This little swing change has done wonders for my confidence. Since that round, I’ve hit the range twice more just to see if it’s all still there, as if it were some kind of a dream. While I suppose I could tee the ball lower to squeeze out a few extra yards there’s something beautiful about this new way the ball jumps off my woods and settles so softly with that right-to-left fade that I just love-love-love. And seeing broken and bent wooden tees littered around the hitting area tells me I’m now generating some serious power through the ball. Best of all, unlike most other swing changes I’ve implemented – whether through Goodboys friends or even Alex – this one has (at least for now) stayed with me and held up the longest.

It’s not like I’ll be joining the PGA Tour any time soon, but if I can gain confidence and consistency off the tee it will allow me to turn my attention to other parts of my game that have been holding me back: most especially, my course management and my short game around and on the greens. For a while there I had started losing a little of the ground I had made up with all the lessons and the rounds played up to and including Goodboys; now I’m back to making progress, and it will be interesting to see how – and if – it translates into lower scores when I play my last two rounds of 2013 in the next few weeks.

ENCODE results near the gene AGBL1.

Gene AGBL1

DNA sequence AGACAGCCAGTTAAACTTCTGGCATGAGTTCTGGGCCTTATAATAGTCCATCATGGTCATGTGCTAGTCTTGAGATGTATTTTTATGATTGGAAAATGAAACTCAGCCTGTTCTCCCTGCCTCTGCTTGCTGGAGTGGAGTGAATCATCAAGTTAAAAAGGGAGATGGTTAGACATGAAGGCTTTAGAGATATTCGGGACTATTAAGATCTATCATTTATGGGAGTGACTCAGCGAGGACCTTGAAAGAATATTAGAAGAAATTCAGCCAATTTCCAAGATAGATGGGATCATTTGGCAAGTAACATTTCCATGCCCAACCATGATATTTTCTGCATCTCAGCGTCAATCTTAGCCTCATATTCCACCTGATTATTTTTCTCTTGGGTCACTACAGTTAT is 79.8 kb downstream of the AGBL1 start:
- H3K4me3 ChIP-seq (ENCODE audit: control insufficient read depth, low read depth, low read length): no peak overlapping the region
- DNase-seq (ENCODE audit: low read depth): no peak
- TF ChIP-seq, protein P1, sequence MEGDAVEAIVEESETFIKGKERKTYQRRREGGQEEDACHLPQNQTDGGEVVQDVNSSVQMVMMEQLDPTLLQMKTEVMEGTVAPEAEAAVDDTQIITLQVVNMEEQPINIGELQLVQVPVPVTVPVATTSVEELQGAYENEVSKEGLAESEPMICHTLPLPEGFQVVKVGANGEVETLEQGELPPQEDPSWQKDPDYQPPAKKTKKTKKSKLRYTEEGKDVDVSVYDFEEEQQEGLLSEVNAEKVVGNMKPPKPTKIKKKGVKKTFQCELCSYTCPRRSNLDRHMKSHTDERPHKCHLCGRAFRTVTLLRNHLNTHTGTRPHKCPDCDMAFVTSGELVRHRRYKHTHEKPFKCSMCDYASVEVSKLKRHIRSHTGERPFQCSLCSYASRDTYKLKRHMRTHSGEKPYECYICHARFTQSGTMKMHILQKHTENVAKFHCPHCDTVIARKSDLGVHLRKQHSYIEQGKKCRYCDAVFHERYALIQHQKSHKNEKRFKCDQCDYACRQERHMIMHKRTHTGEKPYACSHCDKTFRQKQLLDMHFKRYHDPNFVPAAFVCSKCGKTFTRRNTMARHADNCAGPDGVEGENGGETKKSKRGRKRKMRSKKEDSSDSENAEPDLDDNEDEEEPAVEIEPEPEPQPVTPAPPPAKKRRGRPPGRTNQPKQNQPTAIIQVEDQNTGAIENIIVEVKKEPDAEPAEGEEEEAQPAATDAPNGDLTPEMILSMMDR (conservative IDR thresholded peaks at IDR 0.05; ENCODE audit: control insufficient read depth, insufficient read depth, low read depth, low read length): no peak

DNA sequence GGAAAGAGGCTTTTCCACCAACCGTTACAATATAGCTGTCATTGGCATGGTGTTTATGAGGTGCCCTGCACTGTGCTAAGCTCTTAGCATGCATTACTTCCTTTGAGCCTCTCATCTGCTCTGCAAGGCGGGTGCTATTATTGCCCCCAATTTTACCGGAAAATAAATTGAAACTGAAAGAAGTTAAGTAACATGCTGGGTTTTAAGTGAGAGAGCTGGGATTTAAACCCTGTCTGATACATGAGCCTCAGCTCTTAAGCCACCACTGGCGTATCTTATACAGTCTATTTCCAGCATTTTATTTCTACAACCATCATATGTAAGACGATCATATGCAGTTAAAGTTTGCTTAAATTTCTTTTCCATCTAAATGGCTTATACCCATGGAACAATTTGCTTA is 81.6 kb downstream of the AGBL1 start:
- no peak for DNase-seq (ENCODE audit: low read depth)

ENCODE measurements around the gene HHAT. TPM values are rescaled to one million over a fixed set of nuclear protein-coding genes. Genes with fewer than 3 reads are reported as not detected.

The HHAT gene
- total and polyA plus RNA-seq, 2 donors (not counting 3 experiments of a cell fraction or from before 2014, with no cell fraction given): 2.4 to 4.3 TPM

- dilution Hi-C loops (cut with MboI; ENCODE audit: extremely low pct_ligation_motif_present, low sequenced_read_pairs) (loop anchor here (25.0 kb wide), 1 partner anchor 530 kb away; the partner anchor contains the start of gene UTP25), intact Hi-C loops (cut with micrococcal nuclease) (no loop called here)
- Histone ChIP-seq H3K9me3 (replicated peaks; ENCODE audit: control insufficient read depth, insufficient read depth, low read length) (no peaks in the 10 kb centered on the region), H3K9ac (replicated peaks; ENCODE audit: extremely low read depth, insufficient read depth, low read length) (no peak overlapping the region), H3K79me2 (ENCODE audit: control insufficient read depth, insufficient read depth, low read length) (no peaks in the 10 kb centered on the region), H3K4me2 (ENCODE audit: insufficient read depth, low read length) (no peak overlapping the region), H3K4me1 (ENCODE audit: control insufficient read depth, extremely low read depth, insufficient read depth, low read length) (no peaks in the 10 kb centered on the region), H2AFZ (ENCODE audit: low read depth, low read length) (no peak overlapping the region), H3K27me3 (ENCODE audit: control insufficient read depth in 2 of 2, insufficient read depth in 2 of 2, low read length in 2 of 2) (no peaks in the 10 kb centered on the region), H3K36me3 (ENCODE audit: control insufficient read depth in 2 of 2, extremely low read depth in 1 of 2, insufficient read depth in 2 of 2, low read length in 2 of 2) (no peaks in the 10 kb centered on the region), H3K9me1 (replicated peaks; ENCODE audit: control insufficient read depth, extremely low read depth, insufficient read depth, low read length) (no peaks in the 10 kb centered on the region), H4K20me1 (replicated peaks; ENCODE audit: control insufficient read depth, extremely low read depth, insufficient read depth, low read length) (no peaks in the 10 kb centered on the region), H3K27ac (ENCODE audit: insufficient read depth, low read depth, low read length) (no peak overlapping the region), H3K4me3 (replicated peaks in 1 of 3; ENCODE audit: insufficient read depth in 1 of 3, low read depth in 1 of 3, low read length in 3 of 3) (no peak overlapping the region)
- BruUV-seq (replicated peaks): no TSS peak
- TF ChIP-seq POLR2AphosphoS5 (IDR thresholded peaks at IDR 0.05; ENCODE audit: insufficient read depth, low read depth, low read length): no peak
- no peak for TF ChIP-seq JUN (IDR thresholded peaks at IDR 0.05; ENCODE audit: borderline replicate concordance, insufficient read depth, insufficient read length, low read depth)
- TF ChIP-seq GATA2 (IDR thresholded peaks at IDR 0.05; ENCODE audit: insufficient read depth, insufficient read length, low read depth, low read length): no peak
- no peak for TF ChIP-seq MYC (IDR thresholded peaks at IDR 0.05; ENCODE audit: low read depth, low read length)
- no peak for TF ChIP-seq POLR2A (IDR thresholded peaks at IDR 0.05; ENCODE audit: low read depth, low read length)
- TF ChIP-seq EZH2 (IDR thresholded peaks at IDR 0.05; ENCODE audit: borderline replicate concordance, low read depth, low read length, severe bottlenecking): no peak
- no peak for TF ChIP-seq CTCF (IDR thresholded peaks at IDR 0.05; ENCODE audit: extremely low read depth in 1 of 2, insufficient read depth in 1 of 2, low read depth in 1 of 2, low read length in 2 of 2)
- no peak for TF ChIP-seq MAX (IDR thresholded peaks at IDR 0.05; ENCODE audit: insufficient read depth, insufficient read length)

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December 11, 2013

Ed. note: Might my folks and friends be subject to their first snowstorm this coming weekend? Who knows. But with all the Christmas lights and music around and the days growing so short, thoughts go back to earlier, more sentimental times. It’s probably one of my favorite things I have written since I started this weblog, so it’s definitely worth a repeat, albeit a little different. I hope y’all enjoy it. — The Great White Shank


He sat in his chair on the patio twirling the drink in his hand ever so slightly, the ice cube tinkling cheerfully against the sides of his scotch glass. If it weren’t for the pool vacuum chattering its way in and around the swimming pool, there’d be nothing but the stillness of the day to share his time and his thoughts with. Another Arizona afternoon was slipping away to dusk, and the pineapple-themed patio lights above him were starting to do their thing, bathing him with their warm, happy glow. On another day, another time, he’d simply immerse himself in the present and enjoy the serenity of the moment, but on this day his thoughts were very far away – in New England – and his mind was on snow.